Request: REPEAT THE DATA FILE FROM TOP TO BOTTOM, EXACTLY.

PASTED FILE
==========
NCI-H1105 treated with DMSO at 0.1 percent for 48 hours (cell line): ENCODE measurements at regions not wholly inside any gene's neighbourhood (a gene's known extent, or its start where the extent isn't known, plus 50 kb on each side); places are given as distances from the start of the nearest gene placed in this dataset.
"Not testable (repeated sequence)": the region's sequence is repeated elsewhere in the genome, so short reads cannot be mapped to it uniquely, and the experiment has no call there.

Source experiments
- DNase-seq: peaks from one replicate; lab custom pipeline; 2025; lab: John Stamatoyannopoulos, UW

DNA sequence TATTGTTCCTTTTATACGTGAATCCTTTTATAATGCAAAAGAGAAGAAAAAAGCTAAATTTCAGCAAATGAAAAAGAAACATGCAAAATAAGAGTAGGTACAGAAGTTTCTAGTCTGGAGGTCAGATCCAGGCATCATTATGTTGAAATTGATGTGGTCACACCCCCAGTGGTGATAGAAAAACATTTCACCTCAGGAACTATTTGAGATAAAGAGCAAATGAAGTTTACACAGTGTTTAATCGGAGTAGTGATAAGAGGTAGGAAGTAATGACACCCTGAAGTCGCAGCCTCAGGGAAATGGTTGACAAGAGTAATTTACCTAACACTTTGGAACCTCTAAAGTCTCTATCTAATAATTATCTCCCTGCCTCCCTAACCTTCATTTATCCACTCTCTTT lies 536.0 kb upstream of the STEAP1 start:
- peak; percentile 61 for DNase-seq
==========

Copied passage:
NCI-H1105 treated with DMSO at 0.1 percent for 48 hours (cell line): ENCODE measurements at regions not wholly inside any gene's neighbourhood (a gene's known extent, or its start where the extent isn't known, plus 50 kb on each side); places are given as distances from the start of the nearest gene placed in this dataset.
"Not testable (repeated sequence)": the region's sequence is repeated elsewhere in the genome, so short reads cannot be mapped to it uniquely, and the experiment has no call there.

Source experiments
- DNase-seq: peaks from one replicate; lab custom pipeline; 2025; lab: John Stamatoyannopoulos, UW

DNA sequence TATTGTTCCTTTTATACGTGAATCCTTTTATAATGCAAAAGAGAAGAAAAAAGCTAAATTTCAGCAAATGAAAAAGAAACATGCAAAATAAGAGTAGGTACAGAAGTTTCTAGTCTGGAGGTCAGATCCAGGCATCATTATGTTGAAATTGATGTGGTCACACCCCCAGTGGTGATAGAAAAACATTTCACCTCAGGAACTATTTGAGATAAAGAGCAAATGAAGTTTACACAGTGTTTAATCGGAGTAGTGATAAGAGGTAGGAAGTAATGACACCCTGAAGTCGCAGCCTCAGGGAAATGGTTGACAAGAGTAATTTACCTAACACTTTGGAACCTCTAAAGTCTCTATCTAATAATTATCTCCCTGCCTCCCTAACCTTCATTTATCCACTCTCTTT lies 536.0 kb upstream of the STEAP1 start:
- peak; percentile 61 for DNase-seq